Telltale’s Batman filled me with a fair amount of skepticism upon its announcement. While I’m a fan of Telltale’s games—particularly the first season of Walking Dead—I wondered how Batman would fill the enormous shoes of the Batman: Arkham tetralogy. It seemed like a strange move to me. Could a Batman game exist as an adventure title? Particularly a Telltale one?
The answer (as far as Episode 1 goes) is…kind of. Mostly (but not completely) yes.
Batman kicks off in the middle of a classic Caped Crusader moment—foiling a high-stakes robbery and taking out goons. You’re quite harshly thrust into things, having to quickly master quick-time-events that are considerably faster and more challenging than Telltale’s previous efforts. It can be jarring if you’re A)used to Telltale’s slower QTE pace, and/or B) thrown off by Batman’s intro sequence itself. The intro splits between Batman’s fight with thugs (and Catwoman—more later) and Bruce Wayne preparing for a Harvey Dent fundraiser after the fight. It’s very cool stylistically, but on the other hand, it can leave you unprepared for the QTE, with button presses happening quite suddenly and leaving you little time to hit them. All the while, successful button strikes fill a meter that allows you to land a finishing move at the end of a fight, in what seems like a way to bring the game closer to the Arkham series, at least a little. It didn’t seem to matter whether I filled it or not—I didn’t use the finisher during a play of the first battle—but they look cool, and they’re a little reward for finishing the (again, somewhat frustrating) QTE’s.
This particular Batman game, being an adventure title, twists things a bit by smartly featuring Bruce Wayne, rather than his Dark Knight alter ego, throughout the majority of Episode 1. It’s a cool choice, considering how little time we spend with Wayne in previous titles (around zero percent). A game like this would burn out fairly quick if we played as Batman throughout, so the bulk of the adventure game elements play out while you’re out of costume. Once here, Batman treads familiar Telltale ground: talk to people, choose from a variety of responses (or keep silent), and, well, look at stuff. Gameplay-wise, Batman doesn’t exactly break the mold, but it’s mostly functional.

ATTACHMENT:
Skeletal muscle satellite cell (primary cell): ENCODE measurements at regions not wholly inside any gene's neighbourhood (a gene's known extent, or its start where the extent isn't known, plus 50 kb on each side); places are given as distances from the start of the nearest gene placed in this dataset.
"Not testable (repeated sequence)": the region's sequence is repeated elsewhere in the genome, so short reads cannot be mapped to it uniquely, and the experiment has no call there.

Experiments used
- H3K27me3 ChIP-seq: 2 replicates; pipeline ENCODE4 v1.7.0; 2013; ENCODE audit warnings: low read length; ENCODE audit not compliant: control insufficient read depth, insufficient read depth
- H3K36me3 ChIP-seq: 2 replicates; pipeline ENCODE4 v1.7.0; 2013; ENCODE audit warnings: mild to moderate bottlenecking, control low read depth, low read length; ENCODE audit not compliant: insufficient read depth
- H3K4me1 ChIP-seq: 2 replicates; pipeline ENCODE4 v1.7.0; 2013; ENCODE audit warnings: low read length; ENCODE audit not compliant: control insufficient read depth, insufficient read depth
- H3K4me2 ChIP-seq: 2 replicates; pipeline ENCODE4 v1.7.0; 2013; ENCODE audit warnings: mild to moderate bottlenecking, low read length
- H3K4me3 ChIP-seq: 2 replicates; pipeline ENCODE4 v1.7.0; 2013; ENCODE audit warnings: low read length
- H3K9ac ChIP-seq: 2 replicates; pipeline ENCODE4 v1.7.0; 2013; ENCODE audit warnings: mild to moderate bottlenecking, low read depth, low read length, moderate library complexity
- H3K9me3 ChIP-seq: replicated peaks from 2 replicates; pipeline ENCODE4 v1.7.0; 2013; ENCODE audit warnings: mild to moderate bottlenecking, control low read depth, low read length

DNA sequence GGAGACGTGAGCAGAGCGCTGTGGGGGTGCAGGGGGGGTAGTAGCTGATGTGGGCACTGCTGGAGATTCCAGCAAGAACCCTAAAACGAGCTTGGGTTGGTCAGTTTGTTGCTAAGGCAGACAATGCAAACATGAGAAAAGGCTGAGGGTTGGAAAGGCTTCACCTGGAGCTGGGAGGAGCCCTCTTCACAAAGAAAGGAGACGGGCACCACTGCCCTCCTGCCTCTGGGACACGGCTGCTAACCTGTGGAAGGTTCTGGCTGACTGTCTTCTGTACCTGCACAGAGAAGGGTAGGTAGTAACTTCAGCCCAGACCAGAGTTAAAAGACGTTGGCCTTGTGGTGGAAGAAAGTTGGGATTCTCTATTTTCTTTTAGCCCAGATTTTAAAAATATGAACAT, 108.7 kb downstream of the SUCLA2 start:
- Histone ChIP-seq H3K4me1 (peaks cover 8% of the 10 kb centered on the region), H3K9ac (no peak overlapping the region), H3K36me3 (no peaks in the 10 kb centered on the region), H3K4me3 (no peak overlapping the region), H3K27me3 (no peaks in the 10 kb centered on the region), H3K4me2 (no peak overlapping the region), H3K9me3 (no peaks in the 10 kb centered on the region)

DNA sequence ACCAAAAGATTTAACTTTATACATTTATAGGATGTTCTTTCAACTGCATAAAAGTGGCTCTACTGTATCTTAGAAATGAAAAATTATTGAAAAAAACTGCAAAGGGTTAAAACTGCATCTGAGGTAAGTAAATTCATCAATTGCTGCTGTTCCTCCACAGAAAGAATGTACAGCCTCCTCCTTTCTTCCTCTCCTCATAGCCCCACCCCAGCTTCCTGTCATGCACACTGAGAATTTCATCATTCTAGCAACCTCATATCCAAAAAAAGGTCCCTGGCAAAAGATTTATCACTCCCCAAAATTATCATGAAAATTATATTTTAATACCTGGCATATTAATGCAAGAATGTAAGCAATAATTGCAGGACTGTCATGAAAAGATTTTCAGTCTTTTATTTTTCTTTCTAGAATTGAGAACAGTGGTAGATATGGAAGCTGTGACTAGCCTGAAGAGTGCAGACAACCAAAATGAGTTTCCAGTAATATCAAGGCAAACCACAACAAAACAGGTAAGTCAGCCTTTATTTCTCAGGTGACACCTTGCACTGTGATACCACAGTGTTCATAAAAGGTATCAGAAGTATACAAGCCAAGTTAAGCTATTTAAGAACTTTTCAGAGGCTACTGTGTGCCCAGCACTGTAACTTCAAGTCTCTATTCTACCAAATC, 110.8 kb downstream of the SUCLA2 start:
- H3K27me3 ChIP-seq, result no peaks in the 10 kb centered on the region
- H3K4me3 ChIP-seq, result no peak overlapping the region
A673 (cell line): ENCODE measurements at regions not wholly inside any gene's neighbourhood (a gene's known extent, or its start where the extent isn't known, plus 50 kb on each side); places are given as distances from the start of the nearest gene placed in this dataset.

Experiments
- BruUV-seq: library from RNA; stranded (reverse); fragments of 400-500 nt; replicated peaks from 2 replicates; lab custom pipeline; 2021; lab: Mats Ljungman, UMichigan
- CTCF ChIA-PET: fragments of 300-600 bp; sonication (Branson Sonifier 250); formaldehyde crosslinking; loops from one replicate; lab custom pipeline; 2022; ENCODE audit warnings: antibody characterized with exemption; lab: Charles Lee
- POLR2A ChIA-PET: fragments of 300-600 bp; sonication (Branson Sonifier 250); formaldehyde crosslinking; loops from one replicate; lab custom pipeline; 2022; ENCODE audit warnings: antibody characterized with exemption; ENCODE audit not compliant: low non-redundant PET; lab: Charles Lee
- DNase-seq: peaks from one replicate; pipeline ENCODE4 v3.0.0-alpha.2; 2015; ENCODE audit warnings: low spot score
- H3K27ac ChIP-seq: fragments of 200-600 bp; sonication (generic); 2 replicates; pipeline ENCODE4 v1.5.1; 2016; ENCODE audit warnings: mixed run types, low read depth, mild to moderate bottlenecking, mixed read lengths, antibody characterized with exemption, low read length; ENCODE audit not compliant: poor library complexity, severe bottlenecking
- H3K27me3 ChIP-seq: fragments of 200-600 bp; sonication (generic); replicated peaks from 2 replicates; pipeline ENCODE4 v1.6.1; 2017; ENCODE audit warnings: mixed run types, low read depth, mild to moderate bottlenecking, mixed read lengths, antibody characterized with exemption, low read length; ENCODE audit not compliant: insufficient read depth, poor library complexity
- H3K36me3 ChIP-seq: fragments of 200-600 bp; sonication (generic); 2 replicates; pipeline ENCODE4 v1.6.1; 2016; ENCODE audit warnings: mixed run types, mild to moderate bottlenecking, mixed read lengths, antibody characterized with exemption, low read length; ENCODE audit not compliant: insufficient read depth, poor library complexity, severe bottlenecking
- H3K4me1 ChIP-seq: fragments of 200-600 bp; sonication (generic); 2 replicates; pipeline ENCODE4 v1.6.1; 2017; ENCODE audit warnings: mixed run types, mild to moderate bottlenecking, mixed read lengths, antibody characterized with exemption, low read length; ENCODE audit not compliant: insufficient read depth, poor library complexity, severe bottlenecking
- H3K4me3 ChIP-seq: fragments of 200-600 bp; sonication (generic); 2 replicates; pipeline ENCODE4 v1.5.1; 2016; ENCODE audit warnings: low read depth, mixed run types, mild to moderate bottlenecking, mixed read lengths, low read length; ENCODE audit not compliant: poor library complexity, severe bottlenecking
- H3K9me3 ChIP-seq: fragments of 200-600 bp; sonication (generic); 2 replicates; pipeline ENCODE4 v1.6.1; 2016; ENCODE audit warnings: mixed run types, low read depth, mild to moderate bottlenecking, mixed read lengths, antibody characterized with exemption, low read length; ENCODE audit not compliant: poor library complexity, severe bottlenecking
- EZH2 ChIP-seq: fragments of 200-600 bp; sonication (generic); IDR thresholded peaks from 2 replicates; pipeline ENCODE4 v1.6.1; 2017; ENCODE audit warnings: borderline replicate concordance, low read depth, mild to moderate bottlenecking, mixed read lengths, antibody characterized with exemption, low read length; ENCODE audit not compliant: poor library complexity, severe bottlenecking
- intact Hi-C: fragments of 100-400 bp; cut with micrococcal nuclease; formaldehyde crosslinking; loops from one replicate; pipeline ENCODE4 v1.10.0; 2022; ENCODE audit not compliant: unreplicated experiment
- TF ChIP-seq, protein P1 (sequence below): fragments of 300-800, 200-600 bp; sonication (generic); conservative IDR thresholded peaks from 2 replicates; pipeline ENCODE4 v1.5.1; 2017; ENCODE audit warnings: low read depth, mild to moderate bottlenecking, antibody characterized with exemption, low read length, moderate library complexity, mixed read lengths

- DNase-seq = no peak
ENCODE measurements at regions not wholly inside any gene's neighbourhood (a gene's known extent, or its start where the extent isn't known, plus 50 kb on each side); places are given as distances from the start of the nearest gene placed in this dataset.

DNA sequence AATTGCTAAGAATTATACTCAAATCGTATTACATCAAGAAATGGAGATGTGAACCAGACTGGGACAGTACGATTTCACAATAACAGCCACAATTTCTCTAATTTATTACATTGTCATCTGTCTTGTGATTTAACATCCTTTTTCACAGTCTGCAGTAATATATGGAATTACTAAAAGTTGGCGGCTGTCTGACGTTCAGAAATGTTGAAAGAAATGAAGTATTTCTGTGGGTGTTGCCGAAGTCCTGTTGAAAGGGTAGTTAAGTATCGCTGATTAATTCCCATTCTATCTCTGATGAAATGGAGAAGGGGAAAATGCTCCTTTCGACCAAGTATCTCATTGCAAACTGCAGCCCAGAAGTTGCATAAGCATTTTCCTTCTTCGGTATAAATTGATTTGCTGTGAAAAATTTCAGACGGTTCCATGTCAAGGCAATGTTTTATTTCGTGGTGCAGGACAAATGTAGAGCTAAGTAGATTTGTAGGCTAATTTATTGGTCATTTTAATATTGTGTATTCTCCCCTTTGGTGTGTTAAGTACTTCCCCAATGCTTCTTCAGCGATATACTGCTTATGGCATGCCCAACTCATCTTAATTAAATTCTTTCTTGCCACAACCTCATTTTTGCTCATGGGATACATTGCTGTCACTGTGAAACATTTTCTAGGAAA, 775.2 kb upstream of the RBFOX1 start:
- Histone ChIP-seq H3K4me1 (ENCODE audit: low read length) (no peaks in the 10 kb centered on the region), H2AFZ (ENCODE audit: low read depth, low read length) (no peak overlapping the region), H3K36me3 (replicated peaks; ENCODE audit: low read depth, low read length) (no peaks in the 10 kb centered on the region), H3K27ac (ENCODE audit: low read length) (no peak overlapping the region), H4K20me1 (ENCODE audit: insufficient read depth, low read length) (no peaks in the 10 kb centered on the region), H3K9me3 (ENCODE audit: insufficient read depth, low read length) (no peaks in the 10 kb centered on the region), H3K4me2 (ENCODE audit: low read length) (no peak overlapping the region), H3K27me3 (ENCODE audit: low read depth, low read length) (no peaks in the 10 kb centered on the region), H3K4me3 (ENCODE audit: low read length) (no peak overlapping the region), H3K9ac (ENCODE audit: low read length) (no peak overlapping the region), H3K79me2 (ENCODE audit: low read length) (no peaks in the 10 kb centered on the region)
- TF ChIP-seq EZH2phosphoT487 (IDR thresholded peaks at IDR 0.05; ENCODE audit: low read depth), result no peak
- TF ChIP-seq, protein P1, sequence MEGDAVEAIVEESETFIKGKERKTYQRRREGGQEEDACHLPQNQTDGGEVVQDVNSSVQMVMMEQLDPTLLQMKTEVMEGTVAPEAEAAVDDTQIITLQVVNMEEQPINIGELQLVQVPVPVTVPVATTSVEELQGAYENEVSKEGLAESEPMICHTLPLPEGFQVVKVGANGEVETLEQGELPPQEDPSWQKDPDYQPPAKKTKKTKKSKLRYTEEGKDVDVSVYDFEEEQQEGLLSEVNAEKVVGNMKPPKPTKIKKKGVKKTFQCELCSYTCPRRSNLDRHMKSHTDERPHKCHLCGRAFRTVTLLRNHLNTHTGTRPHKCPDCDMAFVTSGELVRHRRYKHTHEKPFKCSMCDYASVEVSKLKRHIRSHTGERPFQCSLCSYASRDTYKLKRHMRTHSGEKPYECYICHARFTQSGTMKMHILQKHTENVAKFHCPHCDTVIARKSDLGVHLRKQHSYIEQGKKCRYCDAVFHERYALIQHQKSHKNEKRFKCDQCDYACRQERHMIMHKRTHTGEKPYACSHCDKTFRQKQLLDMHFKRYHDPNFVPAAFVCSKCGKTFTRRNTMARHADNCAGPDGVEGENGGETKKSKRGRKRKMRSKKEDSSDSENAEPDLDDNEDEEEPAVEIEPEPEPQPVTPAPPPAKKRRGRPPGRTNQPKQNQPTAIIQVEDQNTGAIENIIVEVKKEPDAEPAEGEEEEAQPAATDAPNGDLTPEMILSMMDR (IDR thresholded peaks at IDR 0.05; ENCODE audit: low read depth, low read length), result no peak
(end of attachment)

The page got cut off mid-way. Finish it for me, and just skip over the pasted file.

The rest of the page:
I say “mostly” because, unusually for a Telltale title, it can, on occasion, be difficult to determine what exactly you should be clicking on. Towards the end of the first episode, Batman introduces an Investigation mechanic. Simply put, you search out objects in a room and link them to other objects—”This explosion happened over here,” and so on. It’s a great idea in theory, as it has Batman flexing his detective muscles rather than beating dudes to a pulp. However, what it results in for you, the player, is simply moving the cursor around and clicking on everything that’s highlighted. There’s a level of thought required in linking the evidence found, but you need to look carefully because things can be incredibly easy to miss. And Bats needs to physically walk to each point of evidence, so the sequence can get tedious, albeit brief. A later segment fares considerably better, having you investigate a building full of goons with a drone, tagging them, and deciding how to take out each one.
I enjoyed doing the Bruce Wayne thing throughout the game, but this moment here was when I truly felt like Batman; I analyzed the situation using a Bat-drone before going in with a plan and cleaning house. It’s still a point-and-click followed by a QTE, but it was an outstanding action sequence. I look forward to seeing more of them from this season…
…but I’m also interested in how the story plays out from here. Spoiling as little as possible, Telltale doesn’t stray too far away from the Batman wheelhouse, but the episode takes some interesting turns, including a biggie at the end that hasn’t really been done before (I mean, possibly—I haven’t read every comic). Suffice to say, it’s a very cool twist that makes the minor problems with the game worth it. Catwoman steals the show in the intro, her portrayal on point, possibly even more so later on. It’s made clear from the start that she’s going to be a (welcome) presence in the episodes to come. Characters are true to the usual Batman mythos, but a particular villain is repackaged as an old friend of Bruce Wayne, which is a unique spin on the character.